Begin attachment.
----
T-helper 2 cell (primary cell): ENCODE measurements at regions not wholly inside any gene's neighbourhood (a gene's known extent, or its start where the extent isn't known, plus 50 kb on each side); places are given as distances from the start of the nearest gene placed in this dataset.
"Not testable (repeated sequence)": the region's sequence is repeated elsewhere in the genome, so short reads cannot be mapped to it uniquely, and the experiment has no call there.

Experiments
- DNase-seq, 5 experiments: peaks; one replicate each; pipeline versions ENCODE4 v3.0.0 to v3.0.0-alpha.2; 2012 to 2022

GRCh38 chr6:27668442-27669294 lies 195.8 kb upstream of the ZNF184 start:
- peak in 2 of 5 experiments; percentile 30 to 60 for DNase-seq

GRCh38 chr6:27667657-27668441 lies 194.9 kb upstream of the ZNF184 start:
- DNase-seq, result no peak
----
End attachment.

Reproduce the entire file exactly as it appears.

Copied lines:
T-helper 2 cell (primary cell): ENCODE measurements at regions not wholly inside any gene's neighbourhood (a gene's known extent, or its start where the extent isn't known, plus 50 kb on each side); places are given as distances from the start of the nearest gene placed in this dataset.
"Not testable (repeated sequence)": the region's sequence is repeated elsewhere in the genome, so short reads cannot be mapped to it uniquely, and the experiment has no call there.

Experiments
- DNase-seq, 5 experiments: peaks; one replicate each; pipeline versions ENCODE4 v3.0.0 to v3.0.0-alpha.2; 2012 to 2022

GRCh38 chr6:27668442-27669294 lies 195.8 kb upstream of the ZNF184 start:
- peak in 2 of 5 experiments; percentile 30 to 60 for DNase-seq

GRCh38 chr6:27667657-27668441 lies 194.9 kb upstream of the ZNF184 start:
- DNase-seq, result no peak